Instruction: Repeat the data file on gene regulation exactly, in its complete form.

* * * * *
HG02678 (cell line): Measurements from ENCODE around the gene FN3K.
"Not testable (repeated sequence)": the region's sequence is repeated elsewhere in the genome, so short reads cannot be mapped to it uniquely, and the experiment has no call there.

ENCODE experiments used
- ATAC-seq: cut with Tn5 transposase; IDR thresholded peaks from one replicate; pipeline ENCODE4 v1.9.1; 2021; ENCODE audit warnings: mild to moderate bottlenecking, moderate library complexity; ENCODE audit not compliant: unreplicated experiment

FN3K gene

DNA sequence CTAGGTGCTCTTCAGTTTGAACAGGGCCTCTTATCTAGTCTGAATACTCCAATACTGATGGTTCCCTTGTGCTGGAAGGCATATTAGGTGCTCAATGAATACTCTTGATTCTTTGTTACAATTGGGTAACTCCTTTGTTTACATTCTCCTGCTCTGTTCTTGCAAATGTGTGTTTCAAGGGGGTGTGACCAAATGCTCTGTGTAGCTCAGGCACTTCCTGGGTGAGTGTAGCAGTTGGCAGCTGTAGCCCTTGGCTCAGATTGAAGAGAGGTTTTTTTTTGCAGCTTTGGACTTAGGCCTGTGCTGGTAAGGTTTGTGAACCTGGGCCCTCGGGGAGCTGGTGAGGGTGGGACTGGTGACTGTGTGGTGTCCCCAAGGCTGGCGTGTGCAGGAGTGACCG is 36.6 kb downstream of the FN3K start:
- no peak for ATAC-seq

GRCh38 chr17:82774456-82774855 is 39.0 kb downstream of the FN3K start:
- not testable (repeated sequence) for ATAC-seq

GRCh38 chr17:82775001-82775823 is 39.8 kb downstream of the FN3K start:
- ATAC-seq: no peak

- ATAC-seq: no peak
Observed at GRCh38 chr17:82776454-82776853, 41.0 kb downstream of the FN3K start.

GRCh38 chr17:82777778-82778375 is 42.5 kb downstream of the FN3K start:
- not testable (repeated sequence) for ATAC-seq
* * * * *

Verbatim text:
HG02678 (cell line): Measurements from ENCODE around the gene FN3K.
"Not testable (repeated sequence)": the region's sequence is repeated elsewhere in the genome, so short reads cannot be mapped to it uniquely, and the experiment has no call there.

ENCODE experiments used
- ATAC-seq: cut with Tn5 transposase; IDR thresholded peaks from one replicate; pipeline ENCODE4 v1.9.1; 2021; ENCODE audit warnings: mild to moderate bottlenecking, moderate library complexity; ENCODE audit not compliant: unreplicated experiment

FN3K gene

DNA sequence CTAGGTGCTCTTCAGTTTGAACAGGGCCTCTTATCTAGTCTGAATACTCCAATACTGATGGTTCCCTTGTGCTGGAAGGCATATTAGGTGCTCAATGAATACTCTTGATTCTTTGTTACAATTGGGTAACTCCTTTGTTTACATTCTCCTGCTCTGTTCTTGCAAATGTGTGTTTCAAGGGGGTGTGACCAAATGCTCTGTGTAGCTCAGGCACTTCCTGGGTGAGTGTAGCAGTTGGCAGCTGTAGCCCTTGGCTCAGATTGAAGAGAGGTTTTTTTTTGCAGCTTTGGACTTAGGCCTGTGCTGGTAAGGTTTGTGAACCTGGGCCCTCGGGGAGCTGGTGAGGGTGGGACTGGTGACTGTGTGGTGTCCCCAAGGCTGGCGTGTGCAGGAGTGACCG is 36.6 kb downstream of the FN3K start:
- no peak for ATAC-seq

GRCh38 chr17:82774456-82774855 is 39.0 kb downstream of the FN3K start:
- not testable (repeated sequence) for ATAC-seq

GRCh38 chr17:82775001-82775823 is 39.8 kb downstream of the FN3K start:
- ATAC-seq: no peak

- ATAC-seq: no peak
Observed at GRCh38 chr17:82776454-82776853, 41.0 kb downstream of the FN3K start.

GRCh38 chr17:82777778-82778375 is 42.5 kb downstream of the FN3K start:
- not testable (repeated sequence) for ATAC-seq